# HW2sol_FA08 - UNIVERSITY OF ILLINOIS AT URBANA-CHAMPAIGN...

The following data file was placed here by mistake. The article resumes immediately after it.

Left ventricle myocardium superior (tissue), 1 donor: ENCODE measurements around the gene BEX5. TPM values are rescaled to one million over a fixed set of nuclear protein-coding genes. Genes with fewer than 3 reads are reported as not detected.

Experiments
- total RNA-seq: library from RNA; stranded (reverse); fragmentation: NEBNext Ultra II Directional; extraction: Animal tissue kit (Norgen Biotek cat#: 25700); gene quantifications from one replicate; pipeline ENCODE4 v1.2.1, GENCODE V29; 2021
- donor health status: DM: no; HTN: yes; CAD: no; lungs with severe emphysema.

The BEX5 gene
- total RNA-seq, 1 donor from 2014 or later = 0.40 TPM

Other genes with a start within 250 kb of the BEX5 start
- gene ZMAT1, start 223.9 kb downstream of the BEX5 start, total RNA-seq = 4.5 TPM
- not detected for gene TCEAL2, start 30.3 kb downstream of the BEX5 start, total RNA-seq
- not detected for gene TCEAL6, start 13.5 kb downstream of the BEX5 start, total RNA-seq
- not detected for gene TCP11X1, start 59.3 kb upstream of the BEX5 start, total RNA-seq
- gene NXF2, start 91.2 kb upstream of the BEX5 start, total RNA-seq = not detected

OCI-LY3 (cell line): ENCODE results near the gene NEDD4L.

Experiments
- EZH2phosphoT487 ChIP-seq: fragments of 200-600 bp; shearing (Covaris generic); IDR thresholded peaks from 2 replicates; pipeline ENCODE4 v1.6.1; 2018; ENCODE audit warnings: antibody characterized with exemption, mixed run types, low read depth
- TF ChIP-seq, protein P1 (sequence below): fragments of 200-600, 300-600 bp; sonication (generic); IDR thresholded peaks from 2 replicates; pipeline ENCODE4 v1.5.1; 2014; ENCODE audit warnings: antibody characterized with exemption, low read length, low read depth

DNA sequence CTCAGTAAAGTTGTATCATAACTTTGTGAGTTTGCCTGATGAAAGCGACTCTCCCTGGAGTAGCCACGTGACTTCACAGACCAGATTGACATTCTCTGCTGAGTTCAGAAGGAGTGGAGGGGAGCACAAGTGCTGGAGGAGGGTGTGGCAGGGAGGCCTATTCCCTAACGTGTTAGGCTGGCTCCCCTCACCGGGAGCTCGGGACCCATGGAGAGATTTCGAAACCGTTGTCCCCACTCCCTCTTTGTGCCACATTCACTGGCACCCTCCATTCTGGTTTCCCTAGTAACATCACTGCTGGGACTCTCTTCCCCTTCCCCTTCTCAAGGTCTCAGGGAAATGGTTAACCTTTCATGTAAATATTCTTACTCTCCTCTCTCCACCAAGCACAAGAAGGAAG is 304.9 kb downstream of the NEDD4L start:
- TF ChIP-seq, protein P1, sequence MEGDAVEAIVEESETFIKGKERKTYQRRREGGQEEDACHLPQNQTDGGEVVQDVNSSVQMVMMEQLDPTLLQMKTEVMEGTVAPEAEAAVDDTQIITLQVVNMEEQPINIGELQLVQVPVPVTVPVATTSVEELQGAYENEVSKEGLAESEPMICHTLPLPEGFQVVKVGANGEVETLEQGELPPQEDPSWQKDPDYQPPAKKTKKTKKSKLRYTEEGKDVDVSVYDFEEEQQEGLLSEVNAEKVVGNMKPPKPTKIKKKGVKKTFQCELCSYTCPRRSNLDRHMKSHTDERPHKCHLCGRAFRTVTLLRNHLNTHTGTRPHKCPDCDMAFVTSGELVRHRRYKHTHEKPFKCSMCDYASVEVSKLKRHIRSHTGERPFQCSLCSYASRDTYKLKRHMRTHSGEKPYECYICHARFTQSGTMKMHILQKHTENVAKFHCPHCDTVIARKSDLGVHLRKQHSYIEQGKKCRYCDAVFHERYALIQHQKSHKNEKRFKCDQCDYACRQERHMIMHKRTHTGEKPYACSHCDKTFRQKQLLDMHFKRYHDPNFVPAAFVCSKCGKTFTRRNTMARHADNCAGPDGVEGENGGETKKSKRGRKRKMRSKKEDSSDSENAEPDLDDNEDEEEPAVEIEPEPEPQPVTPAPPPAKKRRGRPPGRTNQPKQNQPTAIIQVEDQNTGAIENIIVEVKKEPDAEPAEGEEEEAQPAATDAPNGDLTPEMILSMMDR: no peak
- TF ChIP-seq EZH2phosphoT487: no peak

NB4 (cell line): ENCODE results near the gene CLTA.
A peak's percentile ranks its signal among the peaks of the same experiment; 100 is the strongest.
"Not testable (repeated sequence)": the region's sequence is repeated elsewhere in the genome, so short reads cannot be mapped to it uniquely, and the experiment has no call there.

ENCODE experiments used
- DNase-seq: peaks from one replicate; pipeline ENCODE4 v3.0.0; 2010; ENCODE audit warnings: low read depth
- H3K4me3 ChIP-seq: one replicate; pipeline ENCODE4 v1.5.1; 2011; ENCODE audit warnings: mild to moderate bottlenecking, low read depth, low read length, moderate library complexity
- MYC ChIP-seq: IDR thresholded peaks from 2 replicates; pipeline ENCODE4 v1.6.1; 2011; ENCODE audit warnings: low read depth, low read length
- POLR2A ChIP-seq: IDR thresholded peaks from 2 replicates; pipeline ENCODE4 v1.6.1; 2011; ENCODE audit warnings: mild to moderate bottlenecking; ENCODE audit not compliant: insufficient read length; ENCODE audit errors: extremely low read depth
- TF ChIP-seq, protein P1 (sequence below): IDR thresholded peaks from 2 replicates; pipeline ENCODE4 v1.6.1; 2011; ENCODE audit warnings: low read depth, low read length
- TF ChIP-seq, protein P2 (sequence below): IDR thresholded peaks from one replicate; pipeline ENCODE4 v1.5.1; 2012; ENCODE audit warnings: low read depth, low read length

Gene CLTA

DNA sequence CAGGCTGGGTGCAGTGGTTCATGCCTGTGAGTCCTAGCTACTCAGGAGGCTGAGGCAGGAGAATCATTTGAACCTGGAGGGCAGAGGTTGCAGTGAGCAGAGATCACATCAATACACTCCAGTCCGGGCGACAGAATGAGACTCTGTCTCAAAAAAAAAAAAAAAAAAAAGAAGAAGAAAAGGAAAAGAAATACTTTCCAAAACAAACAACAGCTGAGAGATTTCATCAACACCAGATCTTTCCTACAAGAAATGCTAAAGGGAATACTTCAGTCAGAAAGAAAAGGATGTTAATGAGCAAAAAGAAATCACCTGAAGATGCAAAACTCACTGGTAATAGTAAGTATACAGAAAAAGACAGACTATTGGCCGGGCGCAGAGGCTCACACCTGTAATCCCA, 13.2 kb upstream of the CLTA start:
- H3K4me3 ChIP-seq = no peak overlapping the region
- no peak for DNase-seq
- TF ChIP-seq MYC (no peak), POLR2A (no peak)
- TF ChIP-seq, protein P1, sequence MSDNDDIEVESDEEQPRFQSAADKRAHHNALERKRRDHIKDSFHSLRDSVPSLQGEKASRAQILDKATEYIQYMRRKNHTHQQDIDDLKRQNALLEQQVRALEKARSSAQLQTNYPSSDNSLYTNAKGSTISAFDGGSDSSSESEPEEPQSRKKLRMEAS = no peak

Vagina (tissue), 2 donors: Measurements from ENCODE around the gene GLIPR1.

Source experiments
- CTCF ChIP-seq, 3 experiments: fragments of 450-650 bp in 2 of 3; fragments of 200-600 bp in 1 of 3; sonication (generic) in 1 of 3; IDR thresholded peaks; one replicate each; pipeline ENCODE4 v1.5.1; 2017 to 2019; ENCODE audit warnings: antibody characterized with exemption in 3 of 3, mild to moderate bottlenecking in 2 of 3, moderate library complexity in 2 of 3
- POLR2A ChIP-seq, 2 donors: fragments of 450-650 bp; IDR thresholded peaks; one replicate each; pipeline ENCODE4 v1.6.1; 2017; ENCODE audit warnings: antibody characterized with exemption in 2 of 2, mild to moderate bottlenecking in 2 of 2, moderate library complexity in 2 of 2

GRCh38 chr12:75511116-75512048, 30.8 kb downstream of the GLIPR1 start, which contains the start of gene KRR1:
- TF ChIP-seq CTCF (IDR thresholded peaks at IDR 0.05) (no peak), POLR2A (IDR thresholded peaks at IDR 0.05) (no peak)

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Unformatted text preview: UNIVERSITY OF ILLINOIS AT URBANA-CHAMPAIGN Department of Electrical and Computer Engineering ECE 410 Digital Signal Processing Homework 2 Solutions Due Wednesday, September 10, 2008 Prof. Bresler / Prof. Jones 1. Find a closed-form expression (no sums) for the DTFT of the following sequences: (a) , where | | 1 1 1 (b) 5 , where | | 1 , | | || 1 , | | || 1 1 (c) 10 1 / 1 1 / 1 1 sin 5 sin 2 , 0 / / 0 ∑ 10, 0 or expressing the result in terms of sinc functions, we have: / sin 5 sin 2 1 / 5ω /2 5 2 10 / 5 2 , (d) 4 , where | | 1 1 , 1 || 1 || 1 (e) 8 0.6 cos 1 1 2 0.6 0.6 cos 4 8 0.6 cos 4 8 0.6 8 1 1 0.4243 1.2 0.36 Alternate solution: x[n] = 8(-0.6)n cos(πn/4)u[n] (e- jπn/4 + e jπn/4 ) x[n] = 8(-0.6) u[n] 2 X d ( w) = DTFT {(4(-0.6)n (e- jπn/4 )u[n]} + DTFT {4(-0.6)n (e jπn/4 )u[n]} n 4 4 + − j ( w −π / 4 ) 1 − (−.6)e 1 − (−.6)e− j ( w +π / 4 ) 2 2. The DTFT of x[n] is as given in the following figure. Determine x[n] for each case. a) For this problem, we can use the modulation property of the cosine and then integrate: cos 1 2 This plot can be further broken down into two parts, and we can use the principle of superposition: + Xd(ω) 2 1 = ‐π − 3π − 4 π 2 ω 0 π 2 3π 4 π Using both principles, we can find x[n] with this formula: 2 where and are shown below: cos 3 4 2 cos 5 8 3 Now, all we need to do is compute First of all, we note that: 1 2 Note that 1 sin 2 and : cos 12 sin 2 1 sin , 0 / , so we can simplify the above as: 1 2 where we used the fact that: sin 1 Applying this result, we see that: 1 2 Similarly, we have: 1 2 Putting it all together, we have: 2 3 sinc cos 4 4 4 or by simplifying, 1 3 sinc cos 2 4 4 1 5 sinc cos 8 4 8 , 2 5 sinc cos 8 8 8 , / / 0 0 / 1 4 4 / 1 8 8 Just to check directly, for n=0, we have: 1 2 1 2 2 / 0 1 1 2 2 / 2 / 1 4 1 2 3 4 4 Alternatively, we can directly compute the inverse DTFT via brute force: 1 2 1 2 / / / 1 / 2 / 2 / 1 3 4 2 sin 12 sin 2 4 Using the fact that 4 sin 2 2 sin sin 1 sin 2 0 0 1 we have: 3 4 3 4 3 4 2 3 4 Although the two solutions obtained using the two different methods mathematically look different, they are indeed the same result. This can be checked by plotting the resulting discrete time sequences for x[n]. As a sanity check, we notice that x[0] = 3/4, immediately from the above equation for x[n]. Notice that often, it is easier and more intuitive to work with sinc() functions. To mathematically prove that the two results are indeed equivalent, we will show that indeed the first result is exactly equal to the second result: 2 1 sin sin 4 cos 4 1 1 Finally, we have: 3 4 3 4 3 4 2 3 4 3 4 sin sin 3 4 sin sin 2 2 sin 4 2 sin 2 8 cos 3 4 1 sin 5 8 1 3 4 , sin 0 8 sin 2 5 8 sin 8 5 8 3 4 5 b) We can use the modulation property of the cosine in this part as well, we can express x[n] as follows: 2 Notice that cos 2 can be computed using the following DTFT: Proceeding: 1 2 / 2 1 2 2 sin /2 cos 2 2 sin 2 / sin 2 sin 2 2 sin 2 Finally, putting it all together: 2 sin 2 2 2 0 cos 2 cos 2 where we used the fact that: sin and sin 0 , and 2 0 2 . For n = 0, we have: 0 1 2 2 1 2 2 2 1, 0 6 Alternatively, we can directly use the formula for the inverse DTFT: 1 2 sin 1 2 cos 2 2 sin 2 2 cos 1, 0 where we used the fact that sin Using the result that 0 0 for all integer n. 1, we can express x[n] as follows: 1 1 1 0 0 which can further be simplified to: 2 0 1 0 To show that the two answers using the two different methods are indeed equivalent, we only need to consider the case when n is even. So, we want to show: 2 This can be easily shown by noticing that: cos 2 1, 2 cos 2 It turns out that this is exactly the case for n = 2, 4, 6, etc. 7 3. Find a closed-form expression for the inverse DTFT of the following sequence: 4 2 sin 2 10cos 6 4 2 sin 2 4 10 cos 6 5 4 2 5 2 5 10 2 4 5 By looking at the form of this DTFT is the following: , we can directly infer that the discrete-time sequence corresponding to 5 1 4 1 5 0 6 2 0 2 6 8 4. Let x[n] be an arbitrary signal, not necessarily real-valued, with DTFT for the following y[n]: terms of a) . Determine in Yd (ω ) = b) n = −∞ ∑ x [n]e * ∞ − jωn =( ∑ x[n]e jωn )* =( ∑ x[n]e − j ( −ω ) n )* = X d * (−ω ) n = −∞ n = −∞ ∞ ∞ Yd (ω ) = c) 3 n = −∞ ∑ x[−n]e ∞ − jωn = ∑ x[m]e − j ( −ω ) m = X d (−ω ) m = −∞ ∞ Using the shifting property of the DTFT, we have: Yd (ω ) = (1 + e − jω 3 ) X d (ω ) Long method: Yd (ω ) = Yd (ω ) = n = −∞ ∞ ∑ x[n]e − jωn + ∞ n = −∞ ∑ x[n − 3]e ∞ m = −∞ ∞ − jωn n = −∞ ∑ x[n]e − jωn + e − jω 3 ∑ x[m]e − jωm Yd (ω ) = (1 + e − jω 3 ) X d (ω ) 9 5. Let be a signal with DTFT as shown in the following figure. Determine and sketch the DTFT of cos . Using the modulation property of the cosine in the frequency domain: cos 4 1 2 4 4 This is simply two shifts and one scaling operation in the frequency domain, which results in the following DTFT : 1 0 6. Consider the complex sequence (a) Calculate N −1 n =0 . | for the case of large N. How does the plot change for small N? and sketch | − jω n X d (ω ) = ∑ e − jω 0 n e X d (ω ) = 1 − e − j ( ω +ω 0 ) N 1 − e − j (ω + ω 0 ) − j (ω + ω 0 ) N −1 2 X d (ω ) = e and sin((ω + ω0 ) N ) 2 , forω ≠ −ω 0 sin((ω + ω0 ) / 2) X d (ω0 ) = ∑1 = N , forω = −ω0 n=0 N −1 Using a similar computation as in Problem 2(a) to convert the sin()to s inc() function, we have : N N −1 sin c ((ω + ω0 ) ) − j (ω + ω 0 ) 2 , forallω 2 X d (ω ) = Ne sin c((ω + ω0 ) / 2) As N gets large, the plot will look more and more like a delta function. For small N, the lobes and zero crossings are spaced farther apart. The amplitude of the main lobe also decreases. 1 1 (b) Calculate the N-point DFT for the case of large N. of the finite length sequence 2π kn N , 0,1, … , 1. Sketch | | X [k ] = ∑ e n=0 N −1 − jω 0 n e −j X [k ] = and 1 − e− j ( 2πk / N +ω 0 ) N , forω0 ≠ −2πk / N 1 − e− j ( 2πk / N +ω0 ) N −1 n=0 X [k ] = ∑ 1 = N , forω0 = −2πk / N X [k ] = e − j ( 2πk / N + ω 0 )( N −1 ) 2 N ) 2 , forω ≠ −2πk / N 0 sin((2πk / N + ω0 ) / 2) sin((2πk / N + ω0 ) N ) 2 , forallω sin c((2πk / N + ω0 ) / 2) sin c((2πk / N + ω0 ) Using a similar computation as in Problem 2(a) to convert the sin()to s inc() function, we have : X [k ] = Ne − j ( 2πk / N + ω 0 )( N −1 ) 2 From our solution, we see that the DFT is a sampled version of the DTFT. The DFT samples the DTFT at points ω = 2πk/N. We can easily determine the DFT using our solution from part (a). (c) Find the DFT of for the case of , where is an integer. Sketch | |. 1 − e − j ( k + k 0 ) 2π X [k ] = 1 − e − j ( k + k 0 ) 2π / N X [k ] = e and X [k0 ] = ∑1 = N , fork = −k0 n=0 N −1 − j 2π / N ( k + k 0 )( N −1 ) 2 sin(π (k + k0 )) , fork ≠ −k0 sin(π (k + k0 ) / N ) Using a similar computation as in Problem 2(a) to convert the sin()to s inc() function, we have : X [k ] = Ne − j 2π / N ( k + k 0 )( N −1 2 ) sin c(π (k + k0 )) , forallk sin c(π (k + k0 ) / N ) ⎧N X [k ] = ⎨ ⎩0 for k = (− k 0 ) mod N = N − k 0 for k = 0,... N - 1 k ≠ −k 0 1 2 1 3 7. Calculate the DFT of the following finite-length sequence of length 0, 1, You can assume that is even. ,0 ,0 1 1 : 0 1 1 1 1 1 2 , 0 / / 1 / / sin sin To consider the case of 0, we can re-write the result above in terms of sinc functions using a similar computation as in Problem 2(a): 2 Alternatively, we can directly compute 2 at 0: 2 2 , 0 1 1 We can also directly compute at /2: 2 , 0 0 , 0 1 1 1 2 1 4 To summarize in concise form, we have: /2 /2 0 0 /2 1 5 ...